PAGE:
Lake Erie is the eleventh largest lake in the world (by surface area), and the fourth largest of the Great Lakes in surface area and the smallest by volume.
Ninety-five percent of Lake Erie’s total inflow of water comes via the Detroit River water from all the “upper lakes” — Superior, Michigan and Huron — the St. Clair River, Lake St. Clair and numerous tributaries. The rest comes from precipitation. Lake Erie is the shallowest of the Great Lakes and is especially vulnerable to fluctuating water levels.
Wind setups (wind pushing the water from one end of the lake toward the other), usually from west to east, have produced large short- term differences in water levels at the eastern and western ends of the lake, the record being more than 16 ft (4.88 m).
The water provided by Lake Erie for waterborne commerce, navigation, manufacturing, and power production has led to intensive industrial development along its shore, but the basin’s moderate temperatures have also encouraged recreation and agriculture.
Lake Erie is the warmest and most biologically productive of the Great Lakes, and the Lake Erie walleye fishery is widely considered the best in the world.
Point Pelee National Park in Lake Erie is the southernmost point on Canada’s mainland.
LENGTH: 241 miles / 388 km
BREADTH: 57 miles / 92 km
AVERAGE DEPTH: 62 ft. / 19 m.
MAXIMUM DEPTH: 210 ft. / 64 m.
VOLUME: 116 cubic miles / 484 cubic km.
WATER SURFACE AREA: 9,910 sq. miles / 25,700 sq. km.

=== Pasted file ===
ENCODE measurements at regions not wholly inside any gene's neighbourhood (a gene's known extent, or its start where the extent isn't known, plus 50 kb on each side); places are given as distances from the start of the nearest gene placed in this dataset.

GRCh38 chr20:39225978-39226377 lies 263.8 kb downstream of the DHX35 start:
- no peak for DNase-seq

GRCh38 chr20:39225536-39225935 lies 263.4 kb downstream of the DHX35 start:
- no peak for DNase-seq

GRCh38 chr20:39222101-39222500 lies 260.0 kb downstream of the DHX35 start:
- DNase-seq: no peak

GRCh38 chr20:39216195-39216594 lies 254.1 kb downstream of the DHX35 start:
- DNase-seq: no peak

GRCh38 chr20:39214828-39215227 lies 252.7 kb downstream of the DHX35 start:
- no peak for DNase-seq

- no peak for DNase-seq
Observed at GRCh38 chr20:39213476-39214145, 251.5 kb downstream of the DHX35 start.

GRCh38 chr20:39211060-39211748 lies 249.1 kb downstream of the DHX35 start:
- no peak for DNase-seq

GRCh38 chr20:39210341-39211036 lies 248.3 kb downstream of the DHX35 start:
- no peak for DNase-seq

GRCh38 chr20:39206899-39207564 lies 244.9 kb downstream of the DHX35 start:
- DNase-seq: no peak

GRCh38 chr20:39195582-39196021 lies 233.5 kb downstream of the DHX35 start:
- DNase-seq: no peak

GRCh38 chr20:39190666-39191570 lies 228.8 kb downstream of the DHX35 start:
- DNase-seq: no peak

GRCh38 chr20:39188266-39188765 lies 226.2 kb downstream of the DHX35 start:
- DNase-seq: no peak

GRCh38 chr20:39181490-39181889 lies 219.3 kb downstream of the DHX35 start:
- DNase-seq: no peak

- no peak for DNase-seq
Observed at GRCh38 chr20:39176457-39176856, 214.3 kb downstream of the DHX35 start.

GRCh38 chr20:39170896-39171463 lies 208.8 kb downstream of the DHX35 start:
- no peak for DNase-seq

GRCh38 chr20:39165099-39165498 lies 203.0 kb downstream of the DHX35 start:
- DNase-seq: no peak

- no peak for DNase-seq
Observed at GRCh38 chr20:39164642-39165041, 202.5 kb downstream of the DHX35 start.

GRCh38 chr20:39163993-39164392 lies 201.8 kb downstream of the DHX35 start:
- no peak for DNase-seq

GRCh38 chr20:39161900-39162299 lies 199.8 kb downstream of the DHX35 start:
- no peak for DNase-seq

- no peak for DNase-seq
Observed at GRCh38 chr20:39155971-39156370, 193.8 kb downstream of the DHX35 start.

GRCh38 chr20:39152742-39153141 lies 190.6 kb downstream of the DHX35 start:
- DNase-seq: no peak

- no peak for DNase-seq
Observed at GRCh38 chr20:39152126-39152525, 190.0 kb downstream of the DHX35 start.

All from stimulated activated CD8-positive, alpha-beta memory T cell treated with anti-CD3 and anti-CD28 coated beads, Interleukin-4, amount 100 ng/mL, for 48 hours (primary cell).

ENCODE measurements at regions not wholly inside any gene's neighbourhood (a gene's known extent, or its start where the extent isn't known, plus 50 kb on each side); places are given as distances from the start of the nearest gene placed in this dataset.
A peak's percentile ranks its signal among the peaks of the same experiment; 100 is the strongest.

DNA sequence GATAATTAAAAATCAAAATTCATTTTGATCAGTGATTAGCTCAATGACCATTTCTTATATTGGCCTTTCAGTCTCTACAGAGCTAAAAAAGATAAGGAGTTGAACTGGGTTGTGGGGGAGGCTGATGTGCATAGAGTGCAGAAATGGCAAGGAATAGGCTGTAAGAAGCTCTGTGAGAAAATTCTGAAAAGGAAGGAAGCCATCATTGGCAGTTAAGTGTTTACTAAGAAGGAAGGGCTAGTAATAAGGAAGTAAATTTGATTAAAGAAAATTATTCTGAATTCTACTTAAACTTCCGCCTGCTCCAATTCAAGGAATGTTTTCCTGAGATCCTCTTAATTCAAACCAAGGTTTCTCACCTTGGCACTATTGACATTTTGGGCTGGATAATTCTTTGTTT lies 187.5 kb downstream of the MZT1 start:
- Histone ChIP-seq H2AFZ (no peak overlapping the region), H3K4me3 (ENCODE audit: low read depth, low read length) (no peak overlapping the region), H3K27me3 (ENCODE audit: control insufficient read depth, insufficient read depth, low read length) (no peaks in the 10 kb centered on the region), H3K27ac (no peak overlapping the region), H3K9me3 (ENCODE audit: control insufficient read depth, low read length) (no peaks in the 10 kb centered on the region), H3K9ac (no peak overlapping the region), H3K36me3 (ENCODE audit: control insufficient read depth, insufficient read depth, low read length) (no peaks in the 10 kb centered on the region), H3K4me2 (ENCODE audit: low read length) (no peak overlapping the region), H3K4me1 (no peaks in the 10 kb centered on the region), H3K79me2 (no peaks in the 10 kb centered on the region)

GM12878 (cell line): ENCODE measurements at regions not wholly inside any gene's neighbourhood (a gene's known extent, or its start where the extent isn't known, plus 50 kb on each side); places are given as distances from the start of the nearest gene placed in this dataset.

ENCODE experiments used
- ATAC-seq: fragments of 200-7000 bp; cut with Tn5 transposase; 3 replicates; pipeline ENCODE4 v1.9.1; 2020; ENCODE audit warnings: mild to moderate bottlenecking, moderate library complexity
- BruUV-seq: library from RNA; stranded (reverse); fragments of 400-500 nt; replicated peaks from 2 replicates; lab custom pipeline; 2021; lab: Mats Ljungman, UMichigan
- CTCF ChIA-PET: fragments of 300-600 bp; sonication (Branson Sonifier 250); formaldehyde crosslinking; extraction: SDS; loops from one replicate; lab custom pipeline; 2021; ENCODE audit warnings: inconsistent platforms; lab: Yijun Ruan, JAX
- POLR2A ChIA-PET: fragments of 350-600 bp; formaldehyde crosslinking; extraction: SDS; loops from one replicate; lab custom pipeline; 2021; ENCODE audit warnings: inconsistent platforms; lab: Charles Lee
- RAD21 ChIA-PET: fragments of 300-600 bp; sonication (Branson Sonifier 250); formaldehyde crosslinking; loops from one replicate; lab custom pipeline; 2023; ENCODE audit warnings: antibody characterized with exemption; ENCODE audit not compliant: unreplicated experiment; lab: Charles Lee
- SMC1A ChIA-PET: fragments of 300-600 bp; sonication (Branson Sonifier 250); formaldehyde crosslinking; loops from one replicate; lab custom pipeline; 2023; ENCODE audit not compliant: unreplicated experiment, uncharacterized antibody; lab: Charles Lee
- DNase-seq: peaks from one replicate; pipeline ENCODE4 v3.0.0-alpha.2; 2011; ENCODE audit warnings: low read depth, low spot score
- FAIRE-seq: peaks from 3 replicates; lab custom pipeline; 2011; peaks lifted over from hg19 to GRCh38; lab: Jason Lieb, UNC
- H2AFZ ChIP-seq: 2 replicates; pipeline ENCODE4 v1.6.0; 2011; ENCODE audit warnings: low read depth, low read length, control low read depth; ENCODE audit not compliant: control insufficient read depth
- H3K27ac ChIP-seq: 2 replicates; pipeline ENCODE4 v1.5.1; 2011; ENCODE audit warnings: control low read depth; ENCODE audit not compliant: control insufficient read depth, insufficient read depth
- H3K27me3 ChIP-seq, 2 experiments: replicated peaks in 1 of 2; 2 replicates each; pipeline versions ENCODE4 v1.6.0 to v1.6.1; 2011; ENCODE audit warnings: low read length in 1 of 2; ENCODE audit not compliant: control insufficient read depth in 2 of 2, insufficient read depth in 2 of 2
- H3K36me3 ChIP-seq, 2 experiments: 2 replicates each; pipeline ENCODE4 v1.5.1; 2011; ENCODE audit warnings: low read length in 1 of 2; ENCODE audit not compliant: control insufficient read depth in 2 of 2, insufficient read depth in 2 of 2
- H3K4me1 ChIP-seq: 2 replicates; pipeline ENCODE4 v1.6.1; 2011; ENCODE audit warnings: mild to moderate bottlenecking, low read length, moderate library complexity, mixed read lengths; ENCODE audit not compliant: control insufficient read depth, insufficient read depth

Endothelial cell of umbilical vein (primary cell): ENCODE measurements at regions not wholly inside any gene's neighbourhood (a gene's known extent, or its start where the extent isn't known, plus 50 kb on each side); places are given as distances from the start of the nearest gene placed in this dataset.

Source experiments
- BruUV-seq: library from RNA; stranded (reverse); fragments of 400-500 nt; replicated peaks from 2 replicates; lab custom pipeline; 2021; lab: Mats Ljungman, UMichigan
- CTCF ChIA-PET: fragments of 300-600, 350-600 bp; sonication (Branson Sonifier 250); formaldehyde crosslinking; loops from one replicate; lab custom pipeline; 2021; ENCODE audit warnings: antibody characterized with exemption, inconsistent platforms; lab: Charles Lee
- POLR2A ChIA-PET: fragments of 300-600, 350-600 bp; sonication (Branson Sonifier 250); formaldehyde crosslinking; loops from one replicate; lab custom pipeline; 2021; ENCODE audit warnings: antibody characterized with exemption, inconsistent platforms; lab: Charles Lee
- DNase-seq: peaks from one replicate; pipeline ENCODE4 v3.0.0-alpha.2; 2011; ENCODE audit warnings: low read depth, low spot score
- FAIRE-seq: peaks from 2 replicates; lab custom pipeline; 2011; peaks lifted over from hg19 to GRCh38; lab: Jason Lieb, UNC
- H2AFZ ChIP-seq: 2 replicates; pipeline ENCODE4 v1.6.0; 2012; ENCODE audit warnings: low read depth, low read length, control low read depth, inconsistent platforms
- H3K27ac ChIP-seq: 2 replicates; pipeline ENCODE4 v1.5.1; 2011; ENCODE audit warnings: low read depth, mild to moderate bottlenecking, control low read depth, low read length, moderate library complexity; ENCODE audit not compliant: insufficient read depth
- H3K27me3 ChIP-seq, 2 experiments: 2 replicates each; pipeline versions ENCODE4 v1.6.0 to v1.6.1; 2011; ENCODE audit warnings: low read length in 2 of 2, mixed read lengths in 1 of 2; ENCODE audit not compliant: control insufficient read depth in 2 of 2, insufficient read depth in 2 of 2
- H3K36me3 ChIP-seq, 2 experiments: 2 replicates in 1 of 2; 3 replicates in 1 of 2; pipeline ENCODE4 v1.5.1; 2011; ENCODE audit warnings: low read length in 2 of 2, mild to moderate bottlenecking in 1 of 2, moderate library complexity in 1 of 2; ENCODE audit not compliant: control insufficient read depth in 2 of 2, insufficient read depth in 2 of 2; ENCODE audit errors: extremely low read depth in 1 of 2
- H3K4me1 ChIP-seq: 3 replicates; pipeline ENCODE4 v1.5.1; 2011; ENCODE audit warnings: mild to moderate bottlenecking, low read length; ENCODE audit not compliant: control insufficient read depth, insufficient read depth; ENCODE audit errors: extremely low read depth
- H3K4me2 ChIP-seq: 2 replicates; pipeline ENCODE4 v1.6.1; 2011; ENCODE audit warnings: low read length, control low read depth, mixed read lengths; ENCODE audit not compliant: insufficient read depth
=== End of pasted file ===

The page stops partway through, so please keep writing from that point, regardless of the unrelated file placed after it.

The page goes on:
TOTAL DRAINAGE BASIN AREA: 30,140 sq. miles / 78,000 sq. km.
DRAINAGE BASIN AREA BY STATE/PROVINCE:
Indiana: 1300 sq mi; 3300 sq km
Michigan: 5800 sq mi; 15,100 sq km
New York: 1600 sq mi; 4200 sq km
Ohio: 11,700 sq mi; 30,400 sq km
Ontario: 8800 sq mi; 22,800 sq km
Pennsylvania: 500 sq mi; 1400 sq km
SHORELINE LENGTH (including islands): 871 miles / 1,402 km.
ELEVATION: 569 ft. / 173 m.
OUTLET: Niagara River and Welland Canal
RETENTION/REPLACEMENT TIME: 2.6 years (shortest of the Great Lakes)
NAME: The greater part of its southern shore was at one time occupied by a nation known to the Iroquois League as the “Erielhonan,” or the “long-tails,” a tribe of Indians from which the lake derived its name. This name is always mentioned by the early French writers as meaning “cat”; Lac du Chat means “Lake of the Cat.” Many attribute this reference to the wild cat or panther.
References: Great Lakes Atlas, Environment Canada and U.S. Environmental Protection Agency, 1995